Sprocket Photography | How to Load 35mm Film into a Medium Format Camera
Medium format cameras are commonly used with either 120 or 220 (if you can find it) rolls of film. 120/220 film is known for their larger negative size, which results in a higher-quality image then 35mm film. However, there is nothing stopping you from running a roll of 35mm film through a medium format camera like a Holga or a Rolleiflex, if you have the right tools.
So you might be wondering, why would you run a roll of 35mm through a medium format camera? Well, there are a number of reasons, maybe you just want to experiment. Maybe, you want the images you create to span the entire roll of film and have the sprockets be part of the final image. Maybe, you want to create an image that is a panoramic image, and you don’t want to buy a panoramic camera. No matter the reason, this fun tutorial will show you how do it and experiment with light leaks, overlapping images and multiple exposures as well.
Here’s what you’ll need to get started:
- A manually advancing medium format camera like a Holga (Buy Here) , Diana F+ or Rolleiflex
- A 35mm film adapter (Buy Here)
- A roll of 35mm film
- A changing Bag (Buy Here)
If you are more visual learner, here is a video of me loading and unloading a roll of 35mm into a Holga.
Once you have all of your supplies, follow these steps to load your camera:
- Open the back of your camera.
- Place the 35mm adapters onto your roll of 35mm film
- Load the 35mm film into your camera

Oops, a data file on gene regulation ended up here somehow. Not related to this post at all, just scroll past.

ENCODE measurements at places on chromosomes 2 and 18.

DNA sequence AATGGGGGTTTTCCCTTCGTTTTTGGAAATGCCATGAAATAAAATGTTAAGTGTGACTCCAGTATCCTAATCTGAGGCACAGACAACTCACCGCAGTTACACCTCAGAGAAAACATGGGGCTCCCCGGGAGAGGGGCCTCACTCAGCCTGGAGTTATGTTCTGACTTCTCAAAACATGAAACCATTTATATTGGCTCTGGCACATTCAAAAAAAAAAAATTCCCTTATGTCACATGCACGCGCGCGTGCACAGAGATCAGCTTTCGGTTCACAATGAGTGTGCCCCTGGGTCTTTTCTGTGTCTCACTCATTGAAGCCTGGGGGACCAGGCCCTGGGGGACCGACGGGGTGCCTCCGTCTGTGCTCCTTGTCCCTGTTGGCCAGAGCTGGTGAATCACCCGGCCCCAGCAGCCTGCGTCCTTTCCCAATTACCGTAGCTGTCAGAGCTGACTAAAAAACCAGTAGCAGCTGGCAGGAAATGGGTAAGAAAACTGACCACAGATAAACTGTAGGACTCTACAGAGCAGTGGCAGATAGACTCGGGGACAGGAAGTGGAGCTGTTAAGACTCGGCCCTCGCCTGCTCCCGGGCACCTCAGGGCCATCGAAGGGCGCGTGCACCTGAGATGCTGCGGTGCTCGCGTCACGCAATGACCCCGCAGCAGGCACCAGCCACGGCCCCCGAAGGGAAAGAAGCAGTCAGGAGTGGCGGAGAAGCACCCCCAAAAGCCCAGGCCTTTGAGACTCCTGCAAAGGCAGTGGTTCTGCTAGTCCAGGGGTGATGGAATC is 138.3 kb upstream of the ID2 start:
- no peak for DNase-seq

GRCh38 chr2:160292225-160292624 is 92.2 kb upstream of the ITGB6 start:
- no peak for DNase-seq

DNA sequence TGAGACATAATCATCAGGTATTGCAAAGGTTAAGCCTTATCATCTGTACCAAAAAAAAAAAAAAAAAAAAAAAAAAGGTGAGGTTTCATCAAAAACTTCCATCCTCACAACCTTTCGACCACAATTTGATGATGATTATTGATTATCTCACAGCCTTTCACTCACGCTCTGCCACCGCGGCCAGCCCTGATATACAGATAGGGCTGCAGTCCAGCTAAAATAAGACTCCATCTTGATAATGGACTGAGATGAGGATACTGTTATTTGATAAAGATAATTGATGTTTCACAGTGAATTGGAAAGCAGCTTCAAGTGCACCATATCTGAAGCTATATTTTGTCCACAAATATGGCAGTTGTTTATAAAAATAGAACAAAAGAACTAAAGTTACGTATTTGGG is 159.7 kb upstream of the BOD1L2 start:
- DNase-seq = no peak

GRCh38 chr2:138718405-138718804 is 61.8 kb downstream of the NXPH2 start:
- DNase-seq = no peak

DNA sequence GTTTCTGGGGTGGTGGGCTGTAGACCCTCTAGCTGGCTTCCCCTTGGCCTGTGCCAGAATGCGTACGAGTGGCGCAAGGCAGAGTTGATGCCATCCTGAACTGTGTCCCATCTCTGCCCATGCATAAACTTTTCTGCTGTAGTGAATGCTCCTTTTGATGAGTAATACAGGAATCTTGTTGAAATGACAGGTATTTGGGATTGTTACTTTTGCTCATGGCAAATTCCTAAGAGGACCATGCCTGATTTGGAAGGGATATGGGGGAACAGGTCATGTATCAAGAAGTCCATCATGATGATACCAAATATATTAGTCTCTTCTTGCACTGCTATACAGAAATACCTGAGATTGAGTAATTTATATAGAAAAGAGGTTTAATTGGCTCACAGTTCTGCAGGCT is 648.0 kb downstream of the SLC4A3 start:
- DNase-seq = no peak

- Pull your 35mm film leader across the back of the camera and insert it into the take up spool
- Use a small amount of tape to secure the film to the take up spool
- Close the back of your camera.
- Advance the film and shoot!
There a few things to note when shooting:
- You will not know what frame you are on, so either embrace overlapping images and multiple exposures, or make sure you advance the film with plenty of space between frames
- Your images will be panoramic if shooting a Holga, Diana, or Rolleiflex as these are square image producing cameras. So make sure the image you are capturing fits into the center of your viewfinder as anything below or above the center will NOT be in frame.
- If shooting with a Diana or a Holga, place painters tape over back window as 35mm does not have any paper protecting the your film from being exposed. Even with painters tape you will still get plenty of light leaks on your images.
Once you have finished shooting your roll, is how you can retrieve your roll from your camera:
- Place camera into a changing bag
- Seal changing bag
- While camera is in bag open camera back and dislodge your roll of film
- Wind your roll of film up so it is back in its canister
- Send that roll off to your lab or self develop.
If you are having a lab develop and scan your film, let them know you ran your roll through a medium format camera and you would like the sprockets scanned as well.
My preferred film lab is The FindLab and I would highly recommend them to you when having your film developed and scanned.
Here are a few shots from a roll of Portra 400 I ran through a Holga: